What nations are not to receive advantage at the expense of which other nations? And how can this come to ,pass in the minds of Green, Woll & Co. when they say in their statement that the United Nations must remain prepared to police the world with armed force? Policing the world with armed force is nothing new. Every imperialist nation has done this, at one time or another, for over a hundred years.

In its statement the AFL takes a position against world poverty. They say that “poverty, unemployment and widespread insecurity are not endurable in the midst of potential plenty.” Not endurable to whom? The starving millions of Europe? The millions of colonial serfs writhing under the imperialist lash? The stricken workers of Hitler’s concentration camps? The exploited millions of Japan and China? The hundreds of thousands in Stalin’s “socialist” factories and prison camps? Not endurable to the hard-pressed working class in the United States?

True, their present condition is not endurable to these millions. But they are forced to endure these things and the AFL gives them no ray of hope. They are not told what to do, they are not given a program for world labor as a class, they are promised no aid in the struggle which they carry on today.

The AFL’s “Program”

The AFL, however, does have a “program” for international peace and economic and political security. What is it? The Atlantic Charter and the Four-Nation Declaration of Roosevelt, Stalin, Churchill and Chiang Kai-shek. They don’t want a world government, but the United Nations are to form a “General International Organization.” Presumably it is this international organization that will function as policemen of the world. What the AFL leaders really call for is the domination of the world, after the war, but the United Nations, but principally by the United State’s.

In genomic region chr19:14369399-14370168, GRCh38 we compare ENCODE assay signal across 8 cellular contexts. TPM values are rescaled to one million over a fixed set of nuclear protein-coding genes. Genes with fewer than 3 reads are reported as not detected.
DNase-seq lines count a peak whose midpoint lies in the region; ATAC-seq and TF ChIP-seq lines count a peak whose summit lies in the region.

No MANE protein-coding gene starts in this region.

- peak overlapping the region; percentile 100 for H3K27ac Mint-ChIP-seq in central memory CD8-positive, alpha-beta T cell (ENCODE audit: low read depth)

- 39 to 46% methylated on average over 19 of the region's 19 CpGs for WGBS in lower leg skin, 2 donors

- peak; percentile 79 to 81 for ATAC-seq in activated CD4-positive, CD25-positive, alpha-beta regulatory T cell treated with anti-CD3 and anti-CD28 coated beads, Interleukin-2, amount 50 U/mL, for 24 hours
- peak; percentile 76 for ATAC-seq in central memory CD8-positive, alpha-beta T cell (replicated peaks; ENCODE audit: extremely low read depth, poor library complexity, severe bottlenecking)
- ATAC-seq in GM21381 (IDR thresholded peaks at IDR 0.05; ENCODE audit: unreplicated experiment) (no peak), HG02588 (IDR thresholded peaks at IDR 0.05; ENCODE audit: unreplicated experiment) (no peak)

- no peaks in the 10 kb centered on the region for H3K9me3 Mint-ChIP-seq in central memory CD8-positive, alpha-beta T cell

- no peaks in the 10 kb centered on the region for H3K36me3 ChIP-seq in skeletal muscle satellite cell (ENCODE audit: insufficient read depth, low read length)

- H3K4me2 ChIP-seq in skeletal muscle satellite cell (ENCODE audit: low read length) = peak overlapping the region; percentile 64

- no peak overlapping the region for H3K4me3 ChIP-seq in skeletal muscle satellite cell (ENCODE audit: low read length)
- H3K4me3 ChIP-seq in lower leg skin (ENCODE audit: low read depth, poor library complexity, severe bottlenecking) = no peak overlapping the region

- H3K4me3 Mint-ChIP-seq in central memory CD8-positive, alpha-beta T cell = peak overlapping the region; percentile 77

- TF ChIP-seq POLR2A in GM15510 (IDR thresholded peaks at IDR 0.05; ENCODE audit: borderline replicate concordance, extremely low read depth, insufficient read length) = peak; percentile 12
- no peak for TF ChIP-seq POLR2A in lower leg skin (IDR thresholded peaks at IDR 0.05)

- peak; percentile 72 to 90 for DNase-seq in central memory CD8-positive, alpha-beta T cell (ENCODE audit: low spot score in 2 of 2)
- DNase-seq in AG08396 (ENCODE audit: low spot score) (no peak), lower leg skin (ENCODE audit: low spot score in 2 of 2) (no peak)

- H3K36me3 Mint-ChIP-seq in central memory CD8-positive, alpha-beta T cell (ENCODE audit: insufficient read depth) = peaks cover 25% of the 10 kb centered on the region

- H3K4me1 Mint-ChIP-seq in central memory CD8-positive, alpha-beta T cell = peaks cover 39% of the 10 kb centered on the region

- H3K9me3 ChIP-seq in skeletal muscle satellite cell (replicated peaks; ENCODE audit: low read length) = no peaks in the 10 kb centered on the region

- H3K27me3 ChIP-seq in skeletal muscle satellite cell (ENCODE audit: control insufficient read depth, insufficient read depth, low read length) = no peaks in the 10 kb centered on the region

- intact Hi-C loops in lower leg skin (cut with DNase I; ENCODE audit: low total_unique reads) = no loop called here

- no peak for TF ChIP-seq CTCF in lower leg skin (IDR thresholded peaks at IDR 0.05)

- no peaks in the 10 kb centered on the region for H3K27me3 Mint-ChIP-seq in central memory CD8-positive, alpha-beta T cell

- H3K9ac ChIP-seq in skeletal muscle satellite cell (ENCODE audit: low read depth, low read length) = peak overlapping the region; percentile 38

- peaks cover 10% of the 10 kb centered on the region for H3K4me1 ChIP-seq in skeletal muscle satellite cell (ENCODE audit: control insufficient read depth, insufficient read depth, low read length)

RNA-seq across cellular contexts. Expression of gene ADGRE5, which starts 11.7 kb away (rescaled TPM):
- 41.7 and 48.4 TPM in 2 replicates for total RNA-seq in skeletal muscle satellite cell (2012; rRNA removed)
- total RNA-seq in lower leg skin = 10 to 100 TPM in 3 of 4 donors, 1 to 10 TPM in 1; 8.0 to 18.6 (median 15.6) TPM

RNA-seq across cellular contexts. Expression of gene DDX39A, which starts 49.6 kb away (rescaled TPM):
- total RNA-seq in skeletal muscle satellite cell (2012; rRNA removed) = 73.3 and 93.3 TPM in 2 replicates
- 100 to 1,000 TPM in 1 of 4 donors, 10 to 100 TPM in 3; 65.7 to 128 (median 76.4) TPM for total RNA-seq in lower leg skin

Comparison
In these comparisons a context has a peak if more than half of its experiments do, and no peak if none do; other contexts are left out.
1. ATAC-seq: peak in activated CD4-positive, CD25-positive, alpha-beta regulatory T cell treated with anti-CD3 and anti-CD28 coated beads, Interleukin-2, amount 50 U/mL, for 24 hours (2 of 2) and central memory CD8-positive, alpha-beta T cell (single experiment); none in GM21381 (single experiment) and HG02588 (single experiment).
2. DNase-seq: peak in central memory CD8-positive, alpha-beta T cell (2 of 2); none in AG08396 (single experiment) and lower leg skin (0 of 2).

They are imperialistic minded, demand ins the continuation of the world as it is and defending the imperialists of the ruling classes of England and the United States. Furthermore, they are white imperialists, calling for the continued exploitation of the colonial peoples by their present masters. This is all their “program” means and all that it can mean.

The AFL “planners” remember that there is such a thing as “livelihood,” that is, the workers .must eat, wear clothing and have a house to live in. They are for feeding the starving peoples of the world after the war. They want labor on the staff of the UNRRA. They call this relief, “charity,” and do not believe that the people of other countries “or the United States would profit from continuing charity after the restoration of normal conditions.”